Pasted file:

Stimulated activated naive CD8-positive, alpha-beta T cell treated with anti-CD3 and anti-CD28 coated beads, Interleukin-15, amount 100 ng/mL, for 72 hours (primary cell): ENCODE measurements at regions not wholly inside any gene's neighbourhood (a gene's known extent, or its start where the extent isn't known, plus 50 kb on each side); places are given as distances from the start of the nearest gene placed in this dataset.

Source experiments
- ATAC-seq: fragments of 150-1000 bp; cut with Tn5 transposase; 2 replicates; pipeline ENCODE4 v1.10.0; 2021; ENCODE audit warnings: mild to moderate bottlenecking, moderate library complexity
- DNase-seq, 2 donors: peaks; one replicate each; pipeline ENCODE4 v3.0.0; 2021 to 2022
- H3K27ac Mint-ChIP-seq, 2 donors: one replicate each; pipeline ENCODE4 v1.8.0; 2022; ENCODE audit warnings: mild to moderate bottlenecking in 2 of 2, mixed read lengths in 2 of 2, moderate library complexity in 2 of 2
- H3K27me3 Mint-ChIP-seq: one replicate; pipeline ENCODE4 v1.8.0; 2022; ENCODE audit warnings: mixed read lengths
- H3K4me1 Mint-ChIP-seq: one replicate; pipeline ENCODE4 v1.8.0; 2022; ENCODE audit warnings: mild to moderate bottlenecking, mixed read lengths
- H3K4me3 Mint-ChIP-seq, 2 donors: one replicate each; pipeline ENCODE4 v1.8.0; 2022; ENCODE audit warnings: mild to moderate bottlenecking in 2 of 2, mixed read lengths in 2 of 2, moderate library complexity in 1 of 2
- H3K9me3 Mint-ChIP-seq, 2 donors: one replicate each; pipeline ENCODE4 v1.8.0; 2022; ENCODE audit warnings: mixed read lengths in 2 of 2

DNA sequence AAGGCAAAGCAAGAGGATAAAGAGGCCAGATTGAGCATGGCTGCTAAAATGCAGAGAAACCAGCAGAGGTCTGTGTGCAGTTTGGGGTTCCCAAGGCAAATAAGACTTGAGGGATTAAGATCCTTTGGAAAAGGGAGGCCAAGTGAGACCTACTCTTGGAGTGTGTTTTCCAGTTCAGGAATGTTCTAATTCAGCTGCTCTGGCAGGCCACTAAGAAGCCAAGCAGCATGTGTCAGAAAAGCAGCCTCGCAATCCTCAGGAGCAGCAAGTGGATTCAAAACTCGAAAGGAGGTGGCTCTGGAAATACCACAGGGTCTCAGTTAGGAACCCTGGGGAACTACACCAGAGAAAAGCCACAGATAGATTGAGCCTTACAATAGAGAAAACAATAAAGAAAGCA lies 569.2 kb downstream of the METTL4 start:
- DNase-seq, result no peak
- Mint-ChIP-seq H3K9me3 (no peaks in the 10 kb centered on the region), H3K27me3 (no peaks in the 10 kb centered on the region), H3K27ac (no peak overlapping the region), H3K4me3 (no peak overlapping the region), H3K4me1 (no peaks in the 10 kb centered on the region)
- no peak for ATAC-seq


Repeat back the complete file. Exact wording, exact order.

Stimulated activated naive CD8-positive, alpha-beta T cell treated with anti-CD3 and anti-CD28 coated beads, Interleukin-15, amount 100 ng/mL, for 72 hours (primary cell): ENCODE measurements at regions not wholly inside any gene's neighbourhood (a gene's known extent, or its start where the extent isn't known, plus 50 kb on each side); places are given as distances from the start of the nearest gene placed in this dataset.

Source experiments
- ATAC-seq: fragments of 150-1000 bp; cut with Tn5 transposase; 2 replicates; pipeline ENCODE4 v1.10.0; 2021; ENCODE audit warnings: mild to moderate bottlenecking, moderate library complexity
- DNase-seq, 2 donors: peaks; one replicate each; pipeline ENCODE4 v3.0.0; 2021 to 2022
- H3K27ac Mint-ChIP-seq, 2 donors: one replicate each; pipeline ENCODE4 v1.8.0; 2022; ENCODE audit warnings: mild to moderate bottlenecking in 2 of 2, mixed read lengths in 2 of 2, moderate library complexity in 2 of 2
- H3K27me3 Mint-ChIP-seq: one replicate; pipeline ENCODE4 v1.8.0; 2022; ENCODE audit warnings: mixed read lengths
- H3K4me1 Mint-ChIP-seq: one replicate; pipeline ENCODE4 v1.8.0; 2022; ENCODE audit warnings: mild to moderate bottlenecking, mixed read lengths
- H3K4me3 Mint-ChIP-seq, 2 donors: one replicate each; pipeline ENCODE4 v1.8.0; 2022; ENCODE audit warnings: mild to moderate bottlenecking in 2 of 2, mixed read lengths in 2 of 2, moderate library complexity in 1 of 2
- H3K9me3 Mint-ChIP-seq, 2 donors: one replicate each; pipeline ENCODE4 v1.8.0; 2022; ENCODE audit warnings: mixed read lengths in 2 of 2

DNA sequence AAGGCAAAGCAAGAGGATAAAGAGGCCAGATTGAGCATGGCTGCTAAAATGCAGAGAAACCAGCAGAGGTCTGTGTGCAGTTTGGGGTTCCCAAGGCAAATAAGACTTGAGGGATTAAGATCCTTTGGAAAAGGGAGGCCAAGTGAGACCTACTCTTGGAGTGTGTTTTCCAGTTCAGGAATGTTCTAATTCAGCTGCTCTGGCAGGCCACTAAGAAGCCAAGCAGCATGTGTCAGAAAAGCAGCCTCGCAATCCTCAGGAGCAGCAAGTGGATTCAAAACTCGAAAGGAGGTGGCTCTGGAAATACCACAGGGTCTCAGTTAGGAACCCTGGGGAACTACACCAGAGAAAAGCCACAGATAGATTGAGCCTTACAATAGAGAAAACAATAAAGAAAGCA lies 569.2 kb downstream of the METTL4 start:
- DNase-seq, result no peak
- Mint-ChIP-seq H3K9me3 (no peaks in the 10 kb centered on the region), H3K27me3 (no peaks in the 10 kb centered on the region), H3K27ac (no peak overlapping the region), H3K4me3 (no peak overlapping the region), H3K4me1 (no peaks in the 10 kb centered on the region)
- no peak for ATAC-seq